Dark Passages

14 Results

Hotel Noir

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Hotel Noir

From the squalid to the generic, cheap hotels serve as a quintessential habitat for the lonely, transitory people in crime cinema.

By Imogen Sara Smith

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On the Waterfront

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On the Waterfront

Pessimism, melancholy, and corruption come in with the tide in the greatest seaside noirs, including classics by Josef von Sternberg, Ingmar Bergman, and Marcel Carné.

By Imogen Sara Smith

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Bitter Harvest

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Bitter Harvest

Three noirs from 1949 plough up the dark underbelly of agriculture, exploring the corrupt system that puts food on our tables.

By Imogen Sara Smith

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Least Wanted—Film Noir’s Character Actors: Harry Morgan

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Least Wanted—Film Noir’s Character Actors: Harry Morgan

In Frank Borzage’s Southern Gothic noir Moonrise, the actor captures a heartbreaking mixture of love and fear with his deeply empathetic (and very brief) portrayal of a deaf-mute.

By Imogen Sara Smith

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Least Wanted—Film Noir’s Character Actors: Wallace Ford

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Least Wanted—Film Noir’s Character Actors: Wallace Ford

A haven for aging Hollywood actors, film noir had plenty of room for performers like Wallace Ford, who brought a hard-scrabble energy to the roles of has-beens and losers.

By Imogen Sara Smith

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Least Wanted—Film Noir’s Character Actors: Thelma Ritter

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Least Wanted—Film Noir’s Character Actors: Thelma Ritter

Supporting roles bring potent flavor to classic Hollywood’s darkest genre. In the first installment of a series, Imogen Sara Smith pays tribute to the queen of character actors: Thelma Ritter.

By Imogen Sara Smith

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The Beautiful Crimes of Henri Decaë

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The Beautiful Crimes of Henri Decaë

In her latest column, critic Imogen Sara Smith explains how cinematographer Henri Decaë brought a risk-taking spirit and seductive allure to some of the most iconic French crime films.

By Imogen Sara Smith

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Fatal Women and the Fate of Women

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Fatal Women and the Fate of Women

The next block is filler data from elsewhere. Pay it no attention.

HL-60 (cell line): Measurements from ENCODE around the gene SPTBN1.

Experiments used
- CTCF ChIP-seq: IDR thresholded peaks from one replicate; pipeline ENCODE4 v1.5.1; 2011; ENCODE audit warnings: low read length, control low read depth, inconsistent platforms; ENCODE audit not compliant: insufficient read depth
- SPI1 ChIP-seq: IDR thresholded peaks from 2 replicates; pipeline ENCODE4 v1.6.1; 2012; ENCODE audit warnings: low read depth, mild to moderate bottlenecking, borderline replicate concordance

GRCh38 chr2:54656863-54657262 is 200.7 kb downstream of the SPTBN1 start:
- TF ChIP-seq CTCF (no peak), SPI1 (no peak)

What is the defining characteristic of the femme fatale? Critic Imogen Sara Smith explores the range of this film noir archetype through a handful of classic performances.

By Imogen Sara Smith

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Tough and Not-So-Tough Guys

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Tough and Not-So-Tough Guys

What defines noir acting? In her latest Dark Passages column, Imogen Sara Smith examines the stylistic variety in some of the genre’s most iconic male performances, including Burt Lancaster in The Killers and Ralph Meeker in Kiss Me Deadly.

By Imogen Sara Smith

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The Devil in the Details

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The Devil in the Details

To make the performance of a tedious, exacting, time-consuming task riveting to watch, it is only necessary for the activity to be illegal.

By Imogen Sara Smith

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Exile at Home

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Exile at Home

Imogen Sara Smith examines the tensions between tradition and modernity reflected in two silent crime films by Yasujiro Ozu and Tomu Uchida.

By Imogen Sara Smith

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Noir on the Range

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Noir on the Range

In her latest column, critic Imogen Sara Smith explores landmark moments in the intersection of noir and the western, including Marlon Brando’s One-Eyed Jacks.

By Imogen Sara Smith

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What’s in a Name

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What’s in a Name

If you consider noir as a global phenomenon, then films like Julien Duvivier’s Pépé le moko (1937), Jean Renoir’s La bête humaine (1938), and Carné’s Port of Shadows (1938) may be the first full harvest of this bitter crop.

By Imogen Sara Smith

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Is The Red Shoes a Film Noir?

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Is The Red Shoes a Film Noir?

While considered to lie outside the highly policed boundaries of film noir, films like Douglas Sirk’s Written on the Wind and Powell and Pressburger’s The Red Shoes nevertheless share many of noir’s stylistic and thematic tropes.

By Imogen Sara Smith

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